We were sitting in the family room watching TV when Ted said he felt warm. The thermometer confirmed the fever. A neighbor was called to watch me, apparently after I'd gone to bed, and my parents hustled him into the hospital. The decision was made to put him in The Room. In his medical chart from that evening, there is a page with a six-step plan:
1.) Laminar airflow room but without antibiotics
2.) Complete bacteriological work-up (virus, fungal, bacterial)
3.) Chest X-ray
4.) Routine blood work-daily counts
5.) Consider transfusion of platelets and packed red blood cells, when indicated
6.) Skin care to areas of eczema
What it didn't say was step number seven: Wait and hope. For how long, no one knew. The technology behind these rooms was in its infancy. They'd been used to protect leukemia patients from infection while they were undergoing chemotherapy, which could temporarily decimate their immune systems. No one had ever lived in one for longer than a few months. No one whose immune system wouldn't automatically rebound on its own had been harbored there.
Would this be the beginning of a new way to approach aplastic anemia? Nobody knew. It was an experiment, putting Ted in there. A gamble. A way to buy my brother some time. Ted hoped he'd be out for his tenth birthday, a little more than two weeks after he went in, my mother said. Both of us started to cry at the surety of his disappointment. How could he have known that he would spend eight and a half years there, that at the time of his death, he would set die record?
They were open with him, my mother said. He was far too smart not to be. They explained that The Room was to protect him from infection until his bone marrow recovered. But they didn't tell him everything--that he might die if he wasn't in The Room, and that he might die anyway. She cried when she remembered one night, soon after Ted entered The Room, when this had been revealed to him. Ted's doctor had been trying to start an IV on him. My brother was being difficult. To enlist his cooperation, the doctor said that if he didn't get the IV, he might die. At this point in die story, my mother gave voice to what had become a refrain-a horrified, painful refrain-in my own head: He was just a little boy. When I was a child, my brother had seemed big and all-powerful to me. The combined horror of his youth and his illness hadn't registered. It's only now that I can see him as a little boy in extraordinary circumstances. It is an unexpected and new grief.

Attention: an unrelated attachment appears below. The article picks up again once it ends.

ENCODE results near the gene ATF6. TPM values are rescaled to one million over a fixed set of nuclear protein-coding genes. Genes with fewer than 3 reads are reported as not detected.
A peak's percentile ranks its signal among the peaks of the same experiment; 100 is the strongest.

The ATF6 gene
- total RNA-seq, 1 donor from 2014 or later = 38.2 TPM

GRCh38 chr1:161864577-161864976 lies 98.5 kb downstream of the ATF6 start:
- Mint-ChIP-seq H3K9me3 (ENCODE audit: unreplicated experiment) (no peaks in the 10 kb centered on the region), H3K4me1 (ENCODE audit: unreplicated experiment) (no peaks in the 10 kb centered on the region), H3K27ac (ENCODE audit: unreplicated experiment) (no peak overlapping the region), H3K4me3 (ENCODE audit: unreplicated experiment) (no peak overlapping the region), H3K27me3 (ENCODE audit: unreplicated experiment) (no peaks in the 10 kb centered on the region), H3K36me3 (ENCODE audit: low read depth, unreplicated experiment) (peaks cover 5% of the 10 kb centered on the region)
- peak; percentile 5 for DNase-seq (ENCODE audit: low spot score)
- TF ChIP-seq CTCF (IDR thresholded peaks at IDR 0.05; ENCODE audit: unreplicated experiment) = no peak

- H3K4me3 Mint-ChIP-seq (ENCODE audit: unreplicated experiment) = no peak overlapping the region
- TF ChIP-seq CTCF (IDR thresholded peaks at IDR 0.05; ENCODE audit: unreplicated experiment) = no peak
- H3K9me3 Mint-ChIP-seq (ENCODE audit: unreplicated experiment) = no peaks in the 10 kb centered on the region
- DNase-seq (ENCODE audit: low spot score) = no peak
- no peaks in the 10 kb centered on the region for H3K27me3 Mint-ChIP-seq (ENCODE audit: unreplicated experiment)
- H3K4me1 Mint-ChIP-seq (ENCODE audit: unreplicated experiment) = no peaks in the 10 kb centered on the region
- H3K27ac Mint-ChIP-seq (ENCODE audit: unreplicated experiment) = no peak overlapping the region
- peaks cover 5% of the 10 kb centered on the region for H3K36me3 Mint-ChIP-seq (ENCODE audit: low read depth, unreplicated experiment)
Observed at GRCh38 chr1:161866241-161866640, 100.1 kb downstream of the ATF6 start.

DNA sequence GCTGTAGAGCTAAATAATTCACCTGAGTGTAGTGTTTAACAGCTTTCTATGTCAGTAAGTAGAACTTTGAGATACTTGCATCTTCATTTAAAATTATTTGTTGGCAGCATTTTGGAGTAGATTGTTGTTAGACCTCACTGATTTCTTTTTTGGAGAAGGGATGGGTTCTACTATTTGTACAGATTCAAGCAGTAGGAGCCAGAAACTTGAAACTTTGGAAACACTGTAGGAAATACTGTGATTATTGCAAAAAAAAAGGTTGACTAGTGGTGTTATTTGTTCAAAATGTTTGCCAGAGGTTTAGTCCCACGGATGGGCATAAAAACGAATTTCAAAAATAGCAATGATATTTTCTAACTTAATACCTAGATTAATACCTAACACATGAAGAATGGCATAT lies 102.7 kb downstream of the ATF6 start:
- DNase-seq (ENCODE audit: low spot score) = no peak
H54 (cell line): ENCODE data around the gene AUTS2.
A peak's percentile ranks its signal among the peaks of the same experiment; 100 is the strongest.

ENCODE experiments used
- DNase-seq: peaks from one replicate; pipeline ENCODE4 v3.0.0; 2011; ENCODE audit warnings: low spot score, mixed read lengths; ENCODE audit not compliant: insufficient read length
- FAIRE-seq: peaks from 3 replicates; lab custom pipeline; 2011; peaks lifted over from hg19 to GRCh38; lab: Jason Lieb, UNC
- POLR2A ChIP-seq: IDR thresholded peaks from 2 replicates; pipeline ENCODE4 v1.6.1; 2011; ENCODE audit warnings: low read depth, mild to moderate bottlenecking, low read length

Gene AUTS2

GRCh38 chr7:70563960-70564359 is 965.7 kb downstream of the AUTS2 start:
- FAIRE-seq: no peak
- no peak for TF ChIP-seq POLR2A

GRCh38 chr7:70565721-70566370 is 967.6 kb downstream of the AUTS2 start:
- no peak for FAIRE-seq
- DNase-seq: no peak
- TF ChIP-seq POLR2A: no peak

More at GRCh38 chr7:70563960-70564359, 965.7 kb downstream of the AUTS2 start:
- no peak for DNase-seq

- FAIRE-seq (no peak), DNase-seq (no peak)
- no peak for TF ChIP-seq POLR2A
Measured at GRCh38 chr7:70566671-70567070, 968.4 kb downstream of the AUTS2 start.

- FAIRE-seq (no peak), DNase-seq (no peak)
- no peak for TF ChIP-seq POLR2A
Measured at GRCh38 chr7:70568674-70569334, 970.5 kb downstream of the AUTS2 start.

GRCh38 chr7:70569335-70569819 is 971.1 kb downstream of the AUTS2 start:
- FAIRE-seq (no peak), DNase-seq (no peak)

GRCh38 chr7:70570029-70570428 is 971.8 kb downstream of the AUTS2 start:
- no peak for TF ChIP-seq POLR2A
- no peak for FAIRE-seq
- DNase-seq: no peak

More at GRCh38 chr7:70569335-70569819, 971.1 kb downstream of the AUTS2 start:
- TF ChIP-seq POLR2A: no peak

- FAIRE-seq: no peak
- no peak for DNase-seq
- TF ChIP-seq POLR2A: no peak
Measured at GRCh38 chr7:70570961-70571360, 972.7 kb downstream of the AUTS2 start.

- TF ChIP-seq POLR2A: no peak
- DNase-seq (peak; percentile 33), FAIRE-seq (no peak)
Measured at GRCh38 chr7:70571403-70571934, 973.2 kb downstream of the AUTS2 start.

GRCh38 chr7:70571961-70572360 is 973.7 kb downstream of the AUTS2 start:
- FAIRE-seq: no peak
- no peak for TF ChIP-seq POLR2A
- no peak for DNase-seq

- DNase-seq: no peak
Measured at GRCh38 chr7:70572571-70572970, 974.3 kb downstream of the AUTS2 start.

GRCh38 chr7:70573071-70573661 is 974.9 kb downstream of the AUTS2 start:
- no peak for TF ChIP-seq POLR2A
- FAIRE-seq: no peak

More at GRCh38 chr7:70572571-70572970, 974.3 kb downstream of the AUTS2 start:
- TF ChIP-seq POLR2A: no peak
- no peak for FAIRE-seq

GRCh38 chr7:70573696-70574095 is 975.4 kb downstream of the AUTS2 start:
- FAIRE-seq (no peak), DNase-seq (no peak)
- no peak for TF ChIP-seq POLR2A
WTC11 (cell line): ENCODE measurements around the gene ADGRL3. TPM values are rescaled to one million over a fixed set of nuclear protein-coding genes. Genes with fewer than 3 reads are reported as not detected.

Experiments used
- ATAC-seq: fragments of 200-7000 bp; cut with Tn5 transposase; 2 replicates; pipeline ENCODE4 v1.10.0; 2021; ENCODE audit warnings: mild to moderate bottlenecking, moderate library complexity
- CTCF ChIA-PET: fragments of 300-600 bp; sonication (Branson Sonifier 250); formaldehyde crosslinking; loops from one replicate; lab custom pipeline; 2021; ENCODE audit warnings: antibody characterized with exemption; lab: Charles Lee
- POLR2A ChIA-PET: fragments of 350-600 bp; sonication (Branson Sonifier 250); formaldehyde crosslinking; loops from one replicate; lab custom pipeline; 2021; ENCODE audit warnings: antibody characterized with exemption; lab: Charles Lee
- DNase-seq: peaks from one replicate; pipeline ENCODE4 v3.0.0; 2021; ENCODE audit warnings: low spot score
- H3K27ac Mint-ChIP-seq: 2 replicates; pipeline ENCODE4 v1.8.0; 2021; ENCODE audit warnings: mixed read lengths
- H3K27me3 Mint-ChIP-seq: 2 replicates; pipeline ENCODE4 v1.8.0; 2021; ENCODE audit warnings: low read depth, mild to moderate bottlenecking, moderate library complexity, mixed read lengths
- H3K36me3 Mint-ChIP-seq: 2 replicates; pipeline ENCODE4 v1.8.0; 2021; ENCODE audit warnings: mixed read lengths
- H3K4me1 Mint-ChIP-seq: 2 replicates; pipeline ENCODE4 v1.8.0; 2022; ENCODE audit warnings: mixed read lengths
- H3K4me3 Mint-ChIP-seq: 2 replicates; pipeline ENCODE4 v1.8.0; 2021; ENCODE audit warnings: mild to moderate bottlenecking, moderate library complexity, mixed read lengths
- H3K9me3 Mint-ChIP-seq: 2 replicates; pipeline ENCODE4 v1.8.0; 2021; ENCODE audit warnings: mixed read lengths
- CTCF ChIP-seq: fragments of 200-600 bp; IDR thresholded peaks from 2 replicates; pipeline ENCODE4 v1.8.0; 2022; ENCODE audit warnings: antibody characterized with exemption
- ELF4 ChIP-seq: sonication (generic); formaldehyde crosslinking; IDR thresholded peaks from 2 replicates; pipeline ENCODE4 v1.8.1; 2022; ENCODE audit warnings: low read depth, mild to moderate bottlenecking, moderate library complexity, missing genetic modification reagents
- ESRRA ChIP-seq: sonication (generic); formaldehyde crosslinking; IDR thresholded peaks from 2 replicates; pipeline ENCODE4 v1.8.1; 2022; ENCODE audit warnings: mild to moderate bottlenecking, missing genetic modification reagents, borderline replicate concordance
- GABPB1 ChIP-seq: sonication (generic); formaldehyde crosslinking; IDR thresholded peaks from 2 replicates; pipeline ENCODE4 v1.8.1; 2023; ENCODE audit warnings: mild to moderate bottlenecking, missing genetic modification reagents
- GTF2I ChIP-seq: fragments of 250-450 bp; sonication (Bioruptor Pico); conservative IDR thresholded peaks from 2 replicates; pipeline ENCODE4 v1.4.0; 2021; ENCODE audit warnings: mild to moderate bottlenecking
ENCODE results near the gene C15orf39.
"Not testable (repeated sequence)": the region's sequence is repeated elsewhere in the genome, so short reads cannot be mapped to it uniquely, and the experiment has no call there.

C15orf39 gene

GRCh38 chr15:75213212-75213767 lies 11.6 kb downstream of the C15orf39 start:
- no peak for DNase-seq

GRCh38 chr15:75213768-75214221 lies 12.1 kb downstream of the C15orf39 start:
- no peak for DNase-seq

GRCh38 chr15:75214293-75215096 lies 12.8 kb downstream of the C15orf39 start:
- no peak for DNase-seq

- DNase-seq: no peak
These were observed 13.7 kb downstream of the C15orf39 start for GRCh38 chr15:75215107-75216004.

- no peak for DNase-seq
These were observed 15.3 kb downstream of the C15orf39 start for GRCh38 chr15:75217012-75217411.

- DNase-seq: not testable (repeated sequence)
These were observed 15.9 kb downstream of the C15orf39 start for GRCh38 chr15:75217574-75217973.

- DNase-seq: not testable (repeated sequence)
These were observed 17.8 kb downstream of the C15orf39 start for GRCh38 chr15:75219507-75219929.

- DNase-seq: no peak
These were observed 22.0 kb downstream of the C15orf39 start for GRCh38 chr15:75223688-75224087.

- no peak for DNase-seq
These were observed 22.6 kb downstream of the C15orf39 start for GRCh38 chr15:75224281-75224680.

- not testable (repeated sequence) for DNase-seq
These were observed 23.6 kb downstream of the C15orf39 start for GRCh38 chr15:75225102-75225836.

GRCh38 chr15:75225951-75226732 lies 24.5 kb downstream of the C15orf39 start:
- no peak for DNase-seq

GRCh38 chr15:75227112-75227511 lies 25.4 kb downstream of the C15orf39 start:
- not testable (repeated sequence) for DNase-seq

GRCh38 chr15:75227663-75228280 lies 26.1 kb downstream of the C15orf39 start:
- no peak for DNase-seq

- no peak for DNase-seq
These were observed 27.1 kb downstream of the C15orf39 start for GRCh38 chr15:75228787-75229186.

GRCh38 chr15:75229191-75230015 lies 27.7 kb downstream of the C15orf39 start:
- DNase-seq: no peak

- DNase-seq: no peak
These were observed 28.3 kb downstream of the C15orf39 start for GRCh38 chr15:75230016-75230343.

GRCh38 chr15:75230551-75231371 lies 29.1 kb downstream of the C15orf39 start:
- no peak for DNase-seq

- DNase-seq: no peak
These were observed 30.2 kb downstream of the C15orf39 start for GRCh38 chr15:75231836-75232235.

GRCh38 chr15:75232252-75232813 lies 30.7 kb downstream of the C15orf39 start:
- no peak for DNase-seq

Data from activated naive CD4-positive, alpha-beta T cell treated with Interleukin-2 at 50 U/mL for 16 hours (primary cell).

The first year had been very hard. In my brother's medical notes, I saw a repeated entry entitled "Room adjustment." When I'd first seen it, I thought it meant they'd had to tinker with The Room to get it working just right. When I looked back, I realized that they were referring to my brother's psychological adjustment to The Room. In these notes, he is alternatively hostile, angry, and cheery. My mother remembered the tantrums. The time he'd thrown everything out of The Room. Like what? I'd asked. Everything, she'd answered. There was another story about a very bad day in which he was supposed to get a transfusion of platelets. He did not want another IV. He was screaming. Yelling. At one point he'd even pulled his mattress on top of himself.